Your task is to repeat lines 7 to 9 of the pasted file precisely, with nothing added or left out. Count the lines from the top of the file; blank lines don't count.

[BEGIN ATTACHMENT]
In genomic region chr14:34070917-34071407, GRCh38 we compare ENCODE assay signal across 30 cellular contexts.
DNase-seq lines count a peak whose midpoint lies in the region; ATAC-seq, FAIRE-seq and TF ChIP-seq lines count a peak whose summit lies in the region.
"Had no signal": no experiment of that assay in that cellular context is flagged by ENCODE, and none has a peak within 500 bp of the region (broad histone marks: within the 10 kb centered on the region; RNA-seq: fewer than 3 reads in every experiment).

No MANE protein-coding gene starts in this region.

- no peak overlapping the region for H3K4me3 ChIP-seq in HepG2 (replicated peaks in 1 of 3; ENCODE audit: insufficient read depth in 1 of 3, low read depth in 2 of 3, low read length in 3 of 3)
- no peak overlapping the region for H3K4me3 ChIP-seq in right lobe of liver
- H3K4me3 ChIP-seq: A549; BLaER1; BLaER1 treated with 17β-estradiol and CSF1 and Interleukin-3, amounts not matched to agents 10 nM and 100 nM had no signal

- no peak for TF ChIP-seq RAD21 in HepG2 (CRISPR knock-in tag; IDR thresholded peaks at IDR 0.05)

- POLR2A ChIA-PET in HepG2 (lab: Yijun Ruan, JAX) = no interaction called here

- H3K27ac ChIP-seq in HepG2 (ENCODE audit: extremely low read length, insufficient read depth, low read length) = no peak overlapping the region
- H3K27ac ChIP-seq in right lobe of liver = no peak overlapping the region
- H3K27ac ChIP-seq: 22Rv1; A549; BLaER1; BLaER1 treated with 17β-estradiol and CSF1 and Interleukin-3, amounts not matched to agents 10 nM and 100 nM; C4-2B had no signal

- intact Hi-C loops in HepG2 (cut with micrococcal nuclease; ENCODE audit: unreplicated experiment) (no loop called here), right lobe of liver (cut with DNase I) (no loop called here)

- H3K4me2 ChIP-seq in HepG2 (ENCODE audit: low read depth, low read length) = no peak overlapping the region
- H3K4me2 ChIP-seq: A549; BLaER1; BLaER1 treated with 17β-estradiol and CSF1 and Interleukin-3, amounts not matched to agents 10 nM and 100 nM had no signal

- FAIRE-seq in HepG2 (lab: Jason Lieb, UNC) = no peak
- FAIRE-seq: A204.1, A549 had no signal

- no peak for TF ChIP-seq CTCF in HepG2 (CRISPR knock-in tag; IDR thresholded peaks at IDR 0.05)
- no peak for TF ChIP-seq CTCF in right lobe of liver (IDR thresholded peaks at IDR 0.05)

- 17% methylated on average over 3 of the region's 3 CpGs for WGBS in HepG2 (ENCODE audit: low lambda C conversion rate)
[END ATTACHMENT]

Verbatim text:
- H3K4me3 ChIP-seq: A549; BLaER1; BLaER1 treated with 17β-estradiol and CSF1 and Interleukin-3, amounts not matched to agents 10 nM and 100 nM had no signal

- no peak for TF ChIP-seq RAD21 in HepG2 (CRISPR knock-in tag; IDR thresholded peaks at IDR 0.05)

- POLR2A ChIA-PET in HepG2 (lab: Yijun Ruan, JAX) = no interaction called here